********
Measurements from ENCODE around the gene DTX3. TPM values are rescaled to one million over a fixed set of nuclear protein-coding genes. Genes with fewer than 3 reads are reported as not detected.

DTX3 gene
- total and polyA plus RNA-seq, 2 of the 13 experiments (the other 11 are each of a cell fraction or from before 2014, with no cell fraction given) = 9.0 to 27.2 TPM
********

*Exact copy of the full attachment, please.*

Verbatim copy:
Measurements from ENCODE around the gene DTX3. TPM values are rescaled to one million over a fixed set of nuclear protein-coding genes. Genes with fewer than 3 reads are reported as not detected.

DTX3 gene
- total and polyA plus RNA-seq, 2 of the 13 experiments (the other 11 are each of a cell fraction or from before 2014, with no cell fraction given) = 9.0 to 27.2 TPM